New models and metrics for direct marketing and fundraising are emerging. While Internet fundraising is still immature, it has been going on long enough now (about 1,500 days) to begin to yield new approaches and new ways of measuring success. Some initiatives are Web-only, some include e-mail, while others are hybrids that use multiple channels to convert and cultivate prospects. The heightened importance of data collection and management cannot be understated.
Invest appropriately in this part of the direct marketing apparatus. The dividends will come. True, direct mail is a proven, predictable practice, but online fundraisers are seeing higher response rates and higher gifts — as much as 50 percent to 200 percent higher than comparable gifts through traditional channels — and a higher frequency of major gifts: Some charities have received online gifts of $15,000, $20,000 and $25,000.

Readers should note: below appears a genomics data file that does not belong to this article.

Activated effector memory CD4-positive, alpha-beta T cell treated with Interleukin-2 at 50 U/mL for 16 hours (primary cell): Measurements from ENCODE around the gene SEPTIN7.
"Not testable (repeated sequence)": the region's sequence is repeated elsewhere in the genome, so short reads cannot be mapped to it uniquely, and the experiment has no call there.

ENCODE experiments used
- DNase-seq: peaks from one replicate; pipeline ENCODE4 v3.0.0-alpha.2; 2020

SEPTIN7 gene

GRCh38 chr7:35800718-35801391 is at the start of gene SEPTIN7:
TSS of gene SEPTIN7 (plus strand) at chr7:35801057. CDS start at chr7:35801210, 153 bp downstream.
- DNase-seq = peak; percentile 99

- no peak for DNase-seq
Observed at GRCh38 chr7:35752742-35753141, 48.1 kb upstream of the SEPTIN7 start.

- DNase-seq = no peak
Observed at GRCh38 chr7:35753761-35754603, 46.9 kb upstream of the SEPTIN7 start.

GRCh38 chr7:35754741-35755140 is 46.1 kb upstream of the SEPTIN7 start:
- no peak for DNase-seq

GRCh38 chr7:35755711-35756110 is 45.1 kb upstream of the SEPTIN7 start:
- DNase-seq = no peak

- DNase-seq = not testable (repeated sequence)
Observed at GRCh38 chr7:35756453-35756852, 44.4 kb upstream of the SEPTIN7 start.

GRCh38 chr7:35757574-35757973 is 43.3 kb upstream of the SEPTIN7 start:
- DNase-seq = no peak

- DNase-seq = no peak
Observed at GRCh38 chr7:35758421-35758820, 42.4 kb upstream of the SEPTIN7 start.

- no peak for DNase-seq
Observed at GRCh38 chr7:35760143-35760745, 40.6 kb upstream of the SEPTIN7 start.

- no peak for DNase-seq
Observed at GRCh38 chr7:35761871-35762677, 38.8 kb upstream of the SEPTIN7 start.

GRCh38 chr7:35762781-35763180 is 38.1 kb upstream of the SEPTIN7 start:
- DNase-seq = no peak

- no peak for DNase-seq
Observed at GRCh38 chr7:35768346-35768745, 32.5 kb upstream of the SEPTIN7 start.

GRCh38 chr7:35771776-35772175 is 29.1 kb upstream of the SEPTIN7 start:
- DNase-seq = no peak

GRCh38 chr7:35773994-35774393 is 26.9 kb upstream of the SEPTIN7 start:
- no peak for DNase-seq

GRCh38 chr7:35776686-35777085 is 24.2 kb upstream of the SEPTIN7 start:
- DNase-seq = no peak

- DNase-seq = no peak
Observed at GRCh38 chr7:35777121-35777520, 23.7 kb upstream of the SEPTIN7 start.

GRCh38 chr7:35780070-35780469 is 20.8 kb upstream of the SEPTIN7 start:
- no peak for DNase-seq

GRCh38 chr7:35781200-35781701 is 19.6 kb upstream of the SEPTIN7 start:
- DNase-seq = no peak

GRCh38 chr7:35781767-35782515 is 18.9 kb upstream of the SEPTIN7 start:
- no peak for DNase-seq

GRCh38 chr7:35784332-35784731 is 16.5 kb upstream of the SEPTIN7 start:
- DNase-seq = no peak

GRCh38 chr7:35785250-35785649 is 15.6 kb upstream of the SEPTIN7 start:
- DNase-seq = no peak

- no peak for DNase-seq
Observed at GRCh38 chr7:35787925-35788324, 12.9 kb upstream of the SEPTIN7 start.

With annual spending of more than $1 trillion, the NGO movement alone, if viewed as a nation, would rank eighth in economic power (Johns Hopkins University, 1999). Clearly, there is a lot at stake here. As stated, the global nonprofit sector is beginning to change the way it works in large part because of the influence of the Internet. Other important factors include an increase in human need and the diminishing role of governments and other large institutions. The overriding challenge for nonprofits large and small is to connect — faster, cheaper and in more lasting ways than ever before.
Creating and sustaining relationships based on personal-level interests will mean the difference between an organization with tens of thousands of active contributors and those with hundreds of thousands of active contributors.
Ken Weber is director of strategy and client development for AppNet, Bethesda, MD, a single-source provider of end-to-end Internet solutions for nonprofits.